One of the classic practices of Catholic spirituality is the particular exam, which is a positive resolution to do something concrete to grow in a specific virtue or eliminate a vice or imperfection.
For example, if you want to grow in humility, you might make a particular exam to listen to others’ opinions before you share your own, or do menial tasks you would prefer not to do, or praise others rather than yourself.
Once you make a particular exam, then you check in three to five times a day on how well you’ve kept it, resolving to keep at it until a good new habit takes solid form. Some particular exams can rather quickly lead to a new virtue. Others can require weeks or months of consistent effort. But to grow in virtue and progress spiritually, it’s one of the most powerful practices.
If over the course of a year one makes several sequential particular exams, one can advance a lot in virtue. If one does so regularly over a decade or two, the growth can be monumental.
One of the most consequential particular exams I ever made was on Easter Sunday morning 20 years ago. I was meditating on St. Mary Magdalene’s announcing to the apostles who were fearfully huddling in the Upper Room, “I have seen the Lord!” (John 20:18).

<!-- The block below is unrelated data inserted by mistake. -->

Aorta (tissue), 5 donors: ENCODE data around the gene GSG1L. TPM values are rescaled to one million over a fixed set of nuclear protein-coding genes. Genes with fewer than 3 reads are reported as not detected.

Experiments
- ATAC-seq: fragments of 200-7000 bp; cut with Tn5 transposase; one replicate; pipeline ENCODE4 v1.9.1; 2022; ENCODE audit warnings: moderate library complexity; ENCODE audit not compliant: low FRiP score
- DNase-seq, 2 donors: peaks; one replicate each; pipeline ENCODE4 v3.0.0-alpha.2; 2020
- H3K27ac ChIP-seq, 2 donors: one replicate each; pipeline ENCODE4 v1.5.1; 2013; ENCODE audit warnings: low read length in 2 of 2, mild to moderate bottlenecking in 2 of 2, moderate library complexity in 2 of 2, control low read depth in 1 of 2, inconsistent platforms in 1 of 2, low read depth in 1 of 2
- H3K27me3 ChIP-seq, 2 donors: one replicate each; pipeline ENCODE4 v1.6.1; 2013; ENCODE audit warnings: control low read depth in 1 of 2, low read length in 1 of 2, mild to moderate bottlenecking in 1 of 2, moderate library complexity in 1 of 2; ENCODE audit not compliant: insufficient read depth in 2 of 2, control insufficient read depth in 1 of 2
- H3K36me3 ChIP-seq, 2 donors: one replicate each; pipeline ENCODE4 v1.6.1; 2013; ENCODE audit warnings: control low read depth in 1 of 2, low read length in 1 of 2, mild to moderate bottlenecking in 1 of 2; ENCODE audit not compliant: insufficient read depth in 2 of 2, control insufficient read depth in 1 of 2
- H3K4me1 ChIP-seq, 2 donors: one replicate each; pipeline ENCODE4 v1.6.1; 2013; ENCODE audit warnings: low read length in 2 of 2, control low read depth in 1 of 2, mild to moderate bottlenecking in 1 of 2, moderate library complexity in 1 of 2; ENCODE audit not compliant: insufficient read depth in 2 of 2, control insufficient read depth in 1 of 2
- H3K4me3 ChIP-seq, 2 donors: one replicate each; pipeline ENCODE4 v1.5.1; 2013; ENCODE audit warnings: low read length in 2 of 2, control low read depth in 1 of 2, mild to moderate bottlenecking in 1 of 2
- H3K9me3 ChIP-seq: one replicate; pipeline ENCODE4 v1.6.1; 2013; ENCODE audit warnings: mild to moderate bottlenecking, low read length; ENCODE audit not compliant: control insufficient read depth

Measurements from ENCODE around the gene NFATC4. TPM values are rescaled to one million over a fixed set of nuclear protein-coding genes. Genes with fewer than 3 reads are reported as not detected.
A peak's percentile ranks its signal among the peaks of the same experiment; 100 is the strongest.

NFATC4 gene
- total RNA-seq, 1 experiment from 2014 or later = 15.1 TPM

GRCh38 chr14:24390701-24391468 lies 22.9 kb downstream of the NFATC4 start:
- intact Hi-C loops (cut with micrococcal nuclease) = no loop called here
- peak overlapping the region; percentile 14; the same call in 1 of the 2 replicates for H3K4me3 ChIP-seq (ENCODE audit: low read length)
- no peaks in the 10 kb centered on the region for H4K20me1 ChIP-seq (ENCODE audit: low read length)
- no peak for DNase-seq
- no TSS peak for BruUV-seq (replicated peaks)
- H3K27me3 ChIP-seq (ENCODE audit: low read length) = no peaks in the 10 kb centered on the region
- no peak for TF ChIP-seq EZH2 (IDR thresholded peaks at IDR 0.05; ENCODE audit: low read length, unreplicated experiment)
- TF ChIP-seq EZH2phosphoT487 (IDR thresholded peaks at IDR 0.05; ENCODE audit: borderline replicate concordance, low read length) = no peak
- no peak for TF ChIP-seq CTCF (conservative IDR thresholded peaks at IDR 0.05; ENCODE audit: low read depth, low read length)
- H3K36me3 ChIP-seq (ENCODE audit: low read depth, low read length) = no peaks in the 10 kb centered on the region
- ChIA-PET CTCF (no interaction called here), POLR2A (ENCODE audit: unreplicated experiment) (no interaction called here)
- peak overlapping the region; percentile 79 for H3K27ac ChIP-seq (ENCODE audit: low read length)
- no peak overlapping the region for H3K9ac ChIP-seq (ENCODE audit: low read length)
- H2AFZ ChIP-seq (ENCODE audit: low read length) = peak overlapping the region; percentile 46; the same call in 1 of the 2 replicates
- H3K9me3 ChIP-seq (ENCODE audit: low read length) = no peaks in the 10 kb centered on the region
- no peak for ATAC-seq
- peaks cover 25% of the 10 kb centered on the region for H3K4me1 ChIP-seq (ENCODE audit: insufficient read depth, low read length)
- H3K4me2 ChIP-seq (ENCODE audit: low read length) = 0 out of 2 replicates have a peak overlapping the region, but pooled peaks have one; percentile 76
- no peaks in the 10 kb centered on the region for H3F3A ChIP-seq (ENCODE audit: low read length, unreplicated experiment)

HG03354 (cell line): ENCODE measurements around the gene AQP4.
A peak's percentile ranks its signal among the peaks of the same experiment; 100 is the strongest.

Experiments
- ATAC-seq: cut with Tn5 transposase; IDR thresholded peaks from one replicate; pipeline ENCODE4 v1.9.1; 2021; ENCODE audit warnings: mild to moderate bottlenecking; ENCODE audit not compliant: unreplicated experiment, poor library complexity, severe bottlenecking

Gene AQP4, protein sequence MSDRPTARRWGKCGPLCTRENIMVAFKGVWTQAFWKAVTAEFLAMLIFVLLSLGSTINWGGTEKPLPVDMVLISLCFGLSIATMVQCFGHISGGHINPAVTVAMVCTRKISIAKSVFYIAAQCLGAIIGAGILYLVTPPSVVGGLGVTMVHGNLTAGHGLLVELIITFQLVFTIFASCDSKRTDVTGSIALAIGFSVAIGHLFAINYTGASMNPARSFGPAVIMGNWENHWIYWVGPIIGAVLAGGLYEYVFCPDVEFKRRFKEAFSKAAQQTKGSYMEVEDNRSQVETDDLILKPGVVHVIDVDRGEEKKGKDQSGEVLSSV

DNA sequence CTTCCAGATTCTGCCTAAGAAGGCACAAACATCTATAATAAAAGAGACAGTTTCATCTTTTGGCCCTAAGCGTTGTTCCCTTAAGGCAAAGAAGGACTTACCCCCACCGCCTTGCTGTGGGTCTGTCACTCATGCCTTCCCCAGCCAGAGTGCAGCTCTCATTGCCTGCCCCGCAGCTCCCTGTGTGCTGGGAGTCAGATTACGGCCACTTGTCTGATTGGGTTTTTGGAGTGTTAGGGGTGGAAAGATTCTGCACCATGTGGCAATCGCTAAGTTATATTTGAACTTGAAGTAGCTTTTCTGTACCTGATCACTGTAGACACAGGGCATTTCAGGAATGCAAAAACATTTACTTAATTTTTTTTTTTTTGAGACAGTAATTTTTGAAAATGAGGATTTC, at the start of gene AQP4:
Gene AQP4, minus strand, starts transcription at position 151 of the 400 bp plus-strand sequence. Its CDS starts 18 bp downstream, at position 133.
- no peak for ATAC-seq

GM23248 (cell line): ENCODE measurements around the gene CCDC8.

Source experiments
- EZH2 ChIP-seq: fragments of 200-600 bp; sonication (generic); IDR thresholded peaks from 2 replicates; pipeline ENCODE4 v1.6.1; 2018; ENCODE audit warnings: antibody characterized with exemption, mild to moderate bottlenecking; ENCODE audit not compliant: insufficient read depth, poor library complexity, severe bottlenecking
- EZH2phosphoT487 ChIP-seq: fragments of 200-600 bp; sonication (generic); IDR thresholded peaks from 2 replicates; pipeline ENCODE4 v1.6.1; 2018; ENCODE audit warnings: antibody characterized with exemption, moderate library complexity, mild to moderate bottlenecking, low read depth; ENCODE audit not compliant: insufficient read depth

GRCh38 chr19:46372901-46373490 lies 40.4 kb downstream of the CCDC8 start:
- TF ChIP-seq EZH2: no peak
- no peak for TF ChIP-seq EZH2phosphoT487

I thought about what it must have been like to hear those words for the first time and eventually to experience the reality of Christ’s rising from the dead, when soon afterward Christ came through the closed doors of the Upper Room to greet and wish peace to the apostles. It would have changed everything, their grief, fears, confusion and so many what-ifs. Jesus’ resurrection spiritually raised them from the dead.
I wondered what would happen if I formulated a particular exam to ponder Mary Magdalene bursting in to my day-to-day life saying, “I have seen the Lord!” I thought about how my getting out of bed in the morning would change if she careened into my room screaming the Lord had risen. I mused on what would occur if I was experiencing a headache or suffering the effects of a sports injury if she proclaimed that the stone had been rolled away and he had called her in the garden. I meditated on how that greatest news ever told would change how I did my work, ate, handled daily contradictions and difficult people, as well as everything else.
By the end of that Holy Hour, I had committed to keeping that particular exam for the 50 days of the Easter season. The fruits were life-changing.
That particular exam concretized for me the reality that the Risen Lord Jesus is still risen, is still with us until the end of time, and wants to share each day with us full time.
It also made tangible St. Paul’s words on which the Church reflects on Easter morning at Mass: “If then you were raised with Christ, seek what is above, where Christ is seated at the right hand of God. Think of what is above, not of what is on earth. For you have died, and your life is hidden with Christ in God” (Colossians 3:1-3). Recognizing that the Risen Lord Jesus was with me made it so much simpler to lift up my heart to what he desires, to elevate my thoughts to what God cares about, to seek his Kingdom rather than grasp onto the things of this world.
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